Being 'Young And Stupid' Has Nothing To Do With The Brett Kavanaugh Assault Accusations

We need to stop treating sexual aggression as a boy’s rite of passage.

Since the news of Dr. Christine Blasey Ford’s allegations of attempted rape against Supreme Court nominee Brett Kavanaugh broke on Sunday, I’ve received calls from those close to me wondering what I think about it all.

I’ve spent the last 48 hours speaking to the men and women in my life, reiterating the details (Ford says that when they were both in high school Kavanaugh assaulted her at a suburban house party, an incident her lawyer said she considers an “attempted rape”), and answering their questions. But no matter how these conversations start, they all seem to end in the same place.

“But ... he was a kid,” my nearest and dearest say. “He was just being young and stupid. Are we really going to hold him accountable for something that allegedly happened when he was so young?” Many add the obligatory, “Obviously, if what this woman is saying is true, it’s horrible and wrong.” As if emphasizing the “wrong-ness” of it negates the fact that they don’t believe there should be concrete consequences for said wrong.

The short answer is: Yes. Actions have consequences. And the actions that Ford says Kavanaugh took in 1982 are alarming. She says a drunken Kavanaugh pinned her to a bed, groped her, ground his body against her and attempted to take off her clothes, all while one of his friends looked on. When Ford attempted to scream, she says Kavanaugh put his hand over her mouth to silence her ― something she believed might “inadvertently kill” her. Ford says she was able to escape when the friend jumped on top of her and Kavanaugh. (Kavanaugh has “categorically and unequivocally” denied Ford’s allegation.) To say that an allegation such as this might be disqualifying for a lifetime appointment to our nation’s highest office feels quite reasonable.

The longer answer is: I get it. I believe in giving people the opportunity to change and redeem themselves from past wrongs. I really do. But as someone who has written about sexual violence nearly every day for the past four years, I take issue with people writing off an accusation of sexual assault because a boy was being a boy young and stupid.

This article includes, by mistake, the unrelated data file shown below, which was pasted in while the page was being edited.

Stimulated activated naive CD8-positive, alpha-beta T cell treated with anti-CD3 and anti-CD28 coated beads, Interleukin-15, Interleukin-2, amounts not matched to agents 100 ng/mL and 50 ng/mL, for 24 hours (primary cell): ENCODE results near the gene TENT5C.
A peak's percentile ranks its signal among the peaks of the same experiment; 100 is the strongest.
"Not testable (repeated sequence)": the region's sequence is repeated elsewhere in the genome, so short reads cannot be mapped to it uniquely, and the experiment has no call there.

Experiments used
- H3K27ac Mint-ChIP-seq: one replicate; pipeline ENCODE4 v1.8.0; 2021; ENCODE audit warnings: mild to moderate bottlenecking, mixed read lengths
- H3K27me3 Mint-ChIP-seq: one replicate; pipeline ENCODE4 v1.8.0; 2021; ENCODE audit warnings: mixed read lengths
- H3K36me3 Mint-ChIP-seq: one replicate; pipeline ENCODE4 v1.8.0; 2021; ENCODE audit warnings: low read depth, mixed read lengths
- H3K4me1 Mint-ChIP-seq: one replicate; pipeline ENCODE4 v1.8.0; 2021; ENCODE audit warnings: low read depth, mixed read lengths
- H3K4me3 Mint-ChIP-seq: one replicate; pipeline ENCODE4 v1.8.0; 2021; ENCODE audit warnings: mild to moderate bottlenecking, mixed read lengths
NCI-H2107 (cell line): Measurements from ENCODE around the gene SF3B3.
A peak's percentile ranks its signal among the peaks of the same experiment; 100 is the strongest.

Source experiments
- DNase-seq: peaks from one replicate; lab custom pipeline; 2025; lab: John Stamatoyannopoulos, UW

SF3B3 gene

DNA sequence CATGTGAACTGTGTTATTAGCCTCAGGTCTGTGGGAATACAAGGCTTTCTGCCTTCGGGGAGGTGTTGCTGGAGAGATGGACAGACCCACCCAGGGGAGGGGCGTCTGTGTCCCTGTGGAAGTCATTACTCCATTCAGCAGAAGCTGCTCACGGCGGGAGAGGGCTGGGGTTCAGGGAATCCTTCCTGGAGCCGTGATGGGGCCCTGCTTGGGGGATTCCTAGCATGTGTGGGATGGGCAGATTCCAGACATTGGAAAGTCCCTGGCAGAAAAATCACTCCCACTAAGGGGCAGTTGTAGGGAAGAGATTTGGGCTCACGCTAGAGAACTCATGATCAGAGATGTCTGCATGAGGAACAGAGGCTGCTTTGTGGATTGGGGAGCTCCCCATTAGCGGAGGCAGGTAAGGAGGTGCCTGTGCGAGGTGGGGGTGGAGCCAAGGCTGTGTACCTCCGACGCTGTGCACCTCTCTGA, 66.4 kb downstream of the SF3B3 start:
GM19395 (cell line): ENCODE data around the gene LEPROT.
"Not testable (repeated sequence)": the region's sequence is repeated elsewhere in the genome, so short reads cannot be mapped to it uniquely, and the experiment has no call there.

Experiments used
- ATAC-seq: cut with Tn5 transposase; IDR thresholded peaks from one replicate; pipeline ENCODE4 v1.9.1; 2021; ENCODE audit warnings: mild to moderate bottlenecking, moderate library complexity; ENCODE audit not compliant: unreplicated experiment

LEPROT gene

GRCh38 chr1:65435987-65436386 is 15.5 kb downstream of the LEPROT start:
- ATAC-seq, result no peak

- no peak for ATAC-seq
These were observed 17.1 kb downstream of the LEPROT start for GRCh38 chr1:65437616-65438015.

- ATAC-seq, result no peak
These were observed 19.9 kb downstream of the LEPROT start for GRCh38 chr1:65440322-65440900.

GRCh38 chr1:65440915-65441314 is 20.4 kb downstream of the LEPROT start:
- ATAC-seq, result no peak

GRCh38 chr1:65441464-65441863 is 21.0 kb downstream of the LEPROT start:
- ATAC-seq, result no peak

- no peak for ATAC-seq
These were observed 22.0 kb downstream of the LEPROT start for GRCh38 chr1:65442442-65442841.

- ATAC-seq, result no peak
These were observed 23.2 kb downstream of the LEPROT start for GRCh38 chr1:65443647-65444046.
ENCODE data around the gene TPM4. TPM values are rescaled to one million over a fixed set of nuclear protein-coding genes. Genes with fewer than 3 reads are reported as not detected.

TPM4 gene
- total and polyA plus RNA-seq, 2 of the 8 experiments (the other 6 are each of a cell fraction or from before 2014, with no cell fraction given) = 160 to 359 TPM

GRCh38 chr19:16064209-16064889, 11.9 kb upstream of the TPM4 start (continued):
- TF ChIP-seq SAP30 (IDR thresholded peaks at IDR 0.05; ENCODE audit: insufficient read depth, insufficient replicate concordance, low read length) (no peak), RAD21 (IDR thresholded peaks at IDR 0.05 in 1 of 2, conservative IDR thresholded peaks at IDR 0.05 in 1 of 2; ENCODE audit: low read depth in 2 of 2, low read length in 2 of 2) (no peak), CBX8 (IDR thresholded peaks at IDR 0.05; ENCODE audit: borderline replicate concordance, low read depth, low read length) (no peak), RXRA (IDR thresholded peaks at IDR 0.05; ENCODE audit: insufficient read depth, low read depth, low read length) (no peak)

I knew a ton of young and stupid boys when I, too, was young and stupid. They may have stolen candy from Rite Aid or smoked weed or, come to think of it, sold weed. (Crimes for which “young and stupid” boys who are not powerful, rich, white men regularly bear long-term consequences for in this country.) But, as far as I know, none of my young and stupid friends held down a girl and tried to force himself on her.

As Rebecca Traister so aptly put it on Twitter: “Much of [the] defensive reaction I’m seeing around Kavanaugh (and not just from the right) suggests that lots of people think a regular part of male development is the stage where boys drunkenly pin down young women and try to assault them.”

We need to stop chalking up sexually aggressive behavior as just part of the male experience. Because when we do, we become comfortably apathetic to the fact that enduring sexual violence is part of the female one.

We need to stop chalking up sexually aggressive behavior as just part of the male experience. Because when we do, we become comfortably apathetic to the fact that enduring sexual violence is part of the female one.

When I brought this up during my conversations yesterday, a few people pushed back: “Well, if Kavanaugh lived an exemplary life without any other missteps after the alleged assault,” they argued, “should we penalize him for one wrong?”

To this, I can’t help but think of the research that shows that people who perpetrate sexual violence are often repeat offenders, and, usually, they learn this behavior from a young age. I believe that if Kavanaugh did actually force himself on Ford, he should be barred from sitting on the highest court in the land. (If you think about it, that’s not really much of a penalty.) 

I’d prefer a Supreme Court nominee who hasn’t been accused of sexual assault, even if the next appointee still wants to gut Roe v. Wade. So, why am I being told I’m asking for too much? Why are we still focusing on a man’s redemption story instead of a woman’s trauma?

Ford told The Washington Post that after the alleged assault, she suffered dramatically in all parts of her life. She struggled academically, socially and in her relationships with men.

“I think it derailed me substantially for four or five years,” she said. Now 51, Ford says she still deals with anxiety and symptoms of post-traumatic stress disorder due to the alleged incident.

The impact and trauma from sexual violence is lifelong. But, somehow, we’re still focused on the perpetrators. We always seem to be focused on the perpetrators. If Kavanaugh’s access to power ― one of the most powerful jobs in the country ― is the most important talking point in this conversation, what does that say about how we value Ford? What does that say about how we value women and survivors?

The conversations with my friends (who, it’s worth noting, are progressive, well-educated people) points to the most disturbing piece of this controversy: Even after the Me Too movement and all of the social strides we’ve made, we’re still valuing the perpetrator ― his opportunities, his success, his access to power ― over survivors.

If Kavanaugh did what Ford says he did, it doesn’t matter if he was being young and stupid. It doesn’t matter if he was drunk. It doesn’t matter if he’s never again attempted to rape anyone. His alleged behavior forced Ford to endure decades of lasting trauma. Is that not enough evidence to bar a powerful man from getting even more power?